For the first time at Montclair State University, the cheerleading program is attempting to create a co-ed team. The co-ed team will be separate from the all-girl team and is expecting to attend local competitions for the 2017-2018 competition season.
Members of the cheerleading team are excited for the expansion of the program. A co-ed team at Montclair State might increase the number of students that apply. Many students believe it will have a positive impact because it will open up doors for the future.
“I think having a co-ed team gives Montclair State a great opportunity to expand our cheerleading program and help Montclair State cheerleading become better known,” said Jess Perrone, a junior physical education and health major and all-girl captain.
Montclair State is late in the game for co-ed cheerleading. Many believe that the university’s cheerleading program has evolved immensely in recent years.
“I personally believe Montclair hasn’t had a co-ed team in the past because there have not been enough males who have shown interest,” said super-senior captain of the all-girl cheerleading team Kelly Mcguirl, a family science and child development education major.
Cheerleading, once considered a small hobby for girls, has gained massive popularity throughout the past decade. Teams travel the country to attend intense national competitions. Every year it seems to grow bigger and more competitive. This increase in popularity has motivated not only women, but also men to try out.
“In the past, it was not a widely respected sport,” said Jayne Shalkowski, Montclair State cheerleading coach. “Bigger, Division I schools, such as University of Louisville, have amazing co-ed teams, which have opened up doors for other schools to have co-ed also.”
University of Louisville, Texas Tech University and Oklahoma State University are all Division I schools that have very respected co-ed cheerleading programs. In April 2017, each team took the top three titles at the National Cheerleaders Association (NCA) collegiate nationals in Daytona Beach, Florida. Many men and women look up to them. This has sparked an interest for many male cheerleaders to start co-ed cheerleading teams at their own schools.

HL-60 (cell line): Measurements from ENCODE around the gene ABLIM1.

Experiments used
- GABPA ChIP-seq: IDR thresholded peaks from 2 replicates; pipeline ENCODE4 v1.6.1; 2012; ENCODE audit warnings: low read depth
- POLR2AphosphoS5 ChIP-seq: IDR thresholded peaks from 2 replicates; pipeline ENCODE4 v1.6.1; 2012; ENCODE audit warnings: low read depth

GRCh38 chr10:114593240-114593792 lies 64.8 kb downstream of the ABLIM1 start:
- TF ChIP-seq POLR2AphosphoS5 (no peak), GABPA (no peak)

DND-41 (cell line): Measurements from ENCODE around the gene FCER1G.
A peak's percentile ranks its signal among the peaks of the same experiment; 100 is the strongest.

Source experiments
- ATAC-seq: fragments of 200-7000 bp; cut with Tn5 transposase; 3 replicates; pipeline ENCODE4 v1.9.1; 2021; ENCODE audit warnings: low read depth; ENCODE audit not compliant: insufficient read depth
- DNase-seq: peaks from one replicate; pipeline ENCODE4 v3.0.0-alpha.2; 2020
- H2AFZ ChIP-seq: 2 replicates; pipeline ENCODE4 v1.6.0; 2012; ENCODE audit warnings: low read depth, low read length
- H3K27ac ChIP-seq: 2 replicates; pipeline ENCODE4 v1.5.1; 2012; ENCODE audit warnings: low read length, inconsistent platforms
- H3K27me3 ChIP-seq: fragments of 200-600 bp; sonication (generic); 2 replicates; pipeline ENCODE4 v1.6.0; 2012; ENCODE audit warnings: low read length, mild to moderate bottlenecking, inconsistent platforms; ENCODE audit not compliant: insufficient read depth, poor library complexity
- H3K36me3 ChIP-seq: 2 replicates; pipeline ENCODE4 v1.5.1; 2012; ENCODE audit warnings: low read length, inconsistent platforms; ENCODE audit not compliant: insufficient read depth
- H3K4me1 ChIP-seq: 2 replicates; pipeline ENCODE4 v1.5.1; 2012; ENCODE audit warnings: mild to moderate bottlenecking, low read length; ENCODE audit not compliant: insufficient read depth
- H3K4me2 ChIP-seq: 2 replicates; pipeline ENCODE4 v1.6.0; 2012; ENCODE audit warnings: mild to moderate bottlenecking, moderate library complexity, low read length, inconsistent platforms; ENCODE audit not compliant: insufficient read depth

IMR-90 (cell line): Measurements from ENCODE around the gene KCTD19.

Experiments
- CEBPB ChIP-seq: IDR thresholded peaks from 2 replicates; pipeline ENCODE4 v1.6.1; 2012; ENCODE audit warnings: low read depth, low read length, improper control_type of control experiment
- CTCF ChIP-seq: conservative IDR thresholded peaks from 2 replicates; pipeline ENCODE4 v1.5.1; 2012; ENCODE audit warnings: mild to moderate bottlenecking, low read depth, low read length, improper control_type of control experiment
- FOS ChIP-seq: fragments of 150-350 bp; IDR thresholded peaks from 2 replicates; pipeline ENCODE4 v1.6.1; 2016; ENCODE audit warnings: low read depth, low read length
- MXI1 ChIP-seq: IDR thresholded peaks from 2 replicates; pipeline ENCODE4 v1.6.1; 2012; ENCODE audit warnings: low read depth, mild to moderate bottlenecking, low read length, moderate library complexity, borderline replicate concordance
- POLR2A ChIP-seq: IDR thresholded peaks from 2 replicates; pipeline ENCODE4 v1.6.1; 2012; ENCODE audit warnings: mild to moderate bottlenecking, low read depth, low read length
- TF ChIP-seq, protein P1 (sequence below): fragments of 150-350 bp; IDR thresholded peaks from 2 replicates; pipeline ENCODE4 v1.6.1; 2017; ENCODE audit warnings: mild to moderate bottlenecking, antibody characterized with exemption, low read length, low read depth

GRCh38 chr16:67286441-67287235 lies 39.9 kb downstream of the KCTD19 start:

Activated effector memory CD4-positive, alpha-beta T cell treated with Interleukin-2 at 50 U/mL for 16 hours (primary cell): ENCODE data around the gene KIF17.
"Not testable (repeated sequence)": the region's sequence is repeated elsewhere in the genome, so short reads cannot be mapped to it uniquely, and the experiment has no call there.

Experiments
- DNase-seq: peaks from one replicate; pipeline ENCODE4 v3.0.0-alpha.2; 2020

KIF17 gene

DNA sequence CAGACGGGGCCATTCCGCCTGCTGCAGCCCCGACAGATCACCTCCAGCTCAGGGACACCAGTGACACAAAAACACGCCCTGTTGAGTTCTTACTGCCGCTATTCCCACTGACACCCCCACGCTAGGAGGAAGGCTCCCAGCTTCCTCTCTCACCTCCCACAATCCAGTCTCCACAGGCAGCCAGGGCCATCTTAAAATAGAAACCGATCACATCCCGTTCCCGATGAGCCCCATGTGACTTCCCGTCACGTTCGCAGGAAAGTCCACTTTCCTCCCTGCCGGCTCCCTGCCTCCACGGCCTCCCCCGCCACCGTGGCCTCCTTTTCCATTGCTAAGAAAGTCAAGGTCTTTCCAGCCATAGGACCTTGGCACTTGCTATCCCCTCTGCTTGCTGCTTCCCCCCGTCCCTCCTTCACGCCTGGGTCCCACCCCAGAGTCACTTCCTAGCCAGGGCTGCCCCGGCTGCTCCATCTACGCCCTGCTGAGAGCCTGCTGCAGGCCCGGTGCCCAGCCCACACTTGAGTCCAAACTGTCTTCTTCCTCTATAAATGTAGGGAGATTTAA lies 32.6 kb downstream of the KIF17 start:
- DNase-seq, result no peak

Kevin Kleiner, a junior family science and human development major, is one of the men attempting to launch the co-ed team at Montclair State. He became interested in cheerleading from a young age.
“I believe Montclair should have a co-ed cheerleading team because there is such a high demand in males wanting to cheer and we should definitely accommodate those needs,” Kleiner said.
Cheerleading is often misunderstood by the public. Media represents cheerleading as a dominantly female sport with short skirts, and girls waving their “pom-poms.” However, the intensity and athletic demand of competitive cheerleading today has drawn many males in. Students around the Montclair State campus have varying opinions.
“I think many people underestimate cheerleading because they compare it to mainstream sports, like football and hockey,” said Pasquale Dimaiolo, a junior family and child studies major. “I personally think it’s a sport because from what I have seen, they do a lot of difficult skills.”
Stunts are thrown at bone chilling heights and difficult gymnastics skills are required for competitive cheerleading.
“I tried every other sport, but cheerleading was definitely the hardest,” Kleiner said. “I seek a challenge.”
Members of the cheerleading program are hoping for a large turnout for the co-ed tryouts. The amount of cheerleaders that try out will determine the future of Montclair State co-ed cheerleading.
“If we get a good amount of members interested, tryouts will be held in November 2017,” Coach Shalkowski said.
Once the co-ed program grows, they are striving to compete at NCA collegiate nationals, just like the all-girl team. In the meantime, co-ed is just expected to compete at local competitions for the 2017-2018 season.